This obituary reposted from Democracy Now
Wangari Maathai, the first African woman to win the Nobel Peace Prize, died Sunday after a long struggle with cancer. She was 71 years old. In 1977, she spearheaded the struggle against state-backed deforestation in Kenya and founded the Green Belt Movement, which has planted some 45 million trees in the country. She has also been an outspoken advocate for women’s rights and democratic development. She won the Right Livelihood Award in 1984. Twenty years later, she won the Nobel Peace Prize.
This writer posted the following Indy Media story after Maathai’s 2007 visit to Grand Rapids.
“Every one of us needs ten trees to take care of the carbon dioxide we breathe out. We should know where our ten trees are. Or, are you using somebody else’s trees?” Wangari Maathai
2004 Nobel Peace Prize laureate, Wangari Maathai opened her lecture with observations on the biblical creation story as told in the book of Genesis. She noted that every day, after making another aspect of the environment, the creator commented, “It is good,” except for the last day, the day humanity was created. “We have convinced ourselves we are more important than the rest of creation,” Maathai said. “But, we cannot live without trees. They can live without us.”
Maathai believes that because we have higher intelligence, we have a moral responsibility to ensure that other species survive. She applied that belief in Kenya, where as a young biologist she was studying the tic’s role in East Coast Fever, a fatal epidemic killing hybrid cattle. Her fieldwork led her to observe that Kenya’s environment had been degraded. Because of deforestation upstream, fertile topsoil was filling the rivers as silt; rainwaters were washing away into lakes and the ocean instead of returning to groundwater reservoirs; and, rivers were beginning to dry up.
“This was much more dangerous than the tics,” she said.
Then, in 1975, her work with the National Council of Women of Kenya opened her eyes to the serious issues facing Kenya’s women: they did not have enough wood for household energy; they did not have clean drinking water; they did not have nutritious food; they had no ways to generate income. Maathai’s solution “Let us plant trees.”
“We went to the foresters and asked, ‘Can you teach us how to plant trees?’ This is difficult when the people are illiterate and a professional tried to teach you. To cut a long story short, we teach ourselves, use our common sense, our woman sense. Forget the foresters. We started teaching ourselves how to grow trees.”
Much of Kenya had been clear-cut; the British had introduced pines and eucalyptus that drank too much water and dried out the land. “We wanted to restore indigenous vegetation, biodiversity. It’s a campaign we are till carrying out,” she shared.
Maathai encouraged groups of women to plant trees “whichever way.” The women collected native seeds, planted them in all sorts of cast-off containers and nurtured the seedlings till transplanting them. The women earned money for each seedling planted, generating income for themselves. The new forests help provide wood for energy and stifle the erosion that has robbed farms of topsoil and rivers of clean water. The women taught other women how to be “Foresters without Diplomas.” Today, Kenya has more than 7,000 tree nurseries run by these women.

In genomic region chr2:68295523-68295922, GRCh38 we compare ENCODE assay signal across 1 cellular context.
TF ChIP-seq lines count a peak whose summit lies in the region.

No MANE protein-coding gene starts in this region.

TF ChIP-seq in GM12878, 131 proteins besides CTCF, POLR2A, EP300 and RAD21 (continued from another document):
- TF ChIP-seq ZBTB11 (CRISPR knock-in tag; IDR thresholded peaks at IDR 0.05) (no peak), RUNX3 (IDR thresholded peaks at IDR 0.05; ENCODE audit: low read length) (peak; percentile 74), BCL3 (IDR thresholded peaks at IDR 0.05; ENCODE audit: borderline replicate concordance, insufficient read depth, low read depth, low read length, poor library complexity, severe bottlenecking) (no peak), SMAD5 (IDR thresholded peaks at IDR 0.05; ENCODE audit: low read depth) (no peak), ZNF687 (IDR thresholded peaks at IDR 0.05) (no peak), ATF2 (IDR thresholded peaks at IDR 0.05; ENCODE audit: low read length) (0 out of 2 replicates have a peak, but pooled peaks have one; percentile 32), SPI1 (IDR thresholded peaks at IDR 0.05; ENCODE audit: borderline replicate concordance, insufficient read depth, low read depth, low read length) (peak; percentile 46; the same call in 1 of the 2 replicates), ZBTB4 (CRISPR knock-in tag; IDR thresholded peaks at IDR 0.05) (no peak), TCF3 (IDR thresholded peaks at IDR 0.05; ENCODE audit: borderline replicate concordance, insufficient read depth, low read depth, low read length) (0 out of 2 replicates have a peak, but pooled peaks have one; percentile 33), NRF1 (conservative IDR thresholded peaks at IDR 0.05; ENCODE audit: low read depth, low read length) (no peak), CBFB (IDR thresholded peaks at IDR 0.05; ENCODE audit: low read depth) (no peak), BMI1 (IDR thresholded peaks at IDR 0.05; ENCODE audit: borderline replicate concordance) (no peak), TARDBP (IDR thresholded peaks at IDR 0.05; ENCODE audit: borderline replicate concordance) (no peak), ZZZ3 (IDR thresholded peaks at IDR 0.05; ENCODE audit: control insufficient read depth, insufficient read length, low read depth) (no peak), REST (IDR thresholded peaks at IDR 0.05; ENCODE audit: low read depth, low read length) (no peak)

Though more than 30 million trees have been planted in Kenya, Maathai’s work is not done. When she began in the ’70s, 30% of Kenya was covered by forests. Only 2% is today. However, her work with the women became a catalyst for another change. As the women empowered themselves, and the people found their voices, many spoke out against Kenya’s dictatorial regime.
“If you do not live in a society that is democratic, that allows a minority voice to be heard, it is difficult to protect the environment,” Maathai said. “The freedom of movement. The freedom of assembly. The freedom of expression. The freedom of the press. You have all these freedoms. In a society like yours, you take for granted. When you are at their (the government’s) mercy, they are very pleasant. When you are free, you become troublesome.”
“To cut a long story short,” Kenya became a democracy in 2002; Maathai serves in parliament and as Assistant Minister for the Environment. But, she does not advise people to wait on their governments to take care of the environment.
“We can plant trees. Anybody can dig a hole. Plant a tree in that hole. Water it. Make sure it survives,” she said. “The government is the custodian of the environment. If the custodian is not doing his job, you fire him during elections.”
Today in Kenya, Maathai has undertaken a campaign to reduce the proliferation of plastic bags and packaging that is polluting Kenya’s cities, impacting its wildlife and creating an untold number of breeding puddles for malaria-infected mosquitoes. She is also working with the United Nations Environment Programme (UNEP) as Goodwill Ambassador for the Congo Basin Forest Ecosystem project–the goal, to plant one billion trees. She invited the audience to visit the Web site and get involved in the project. The Conga Forest, Amazon Forest and the South East Asian Forest are an important defense against the climate change that impacts all of us.
“It is the rich nations who really have to understand that, although the resources look like a lot around you, they are coming from people who are impoverished,” Maathai said. “Sooner or later, there will be conflict and it will affect us.”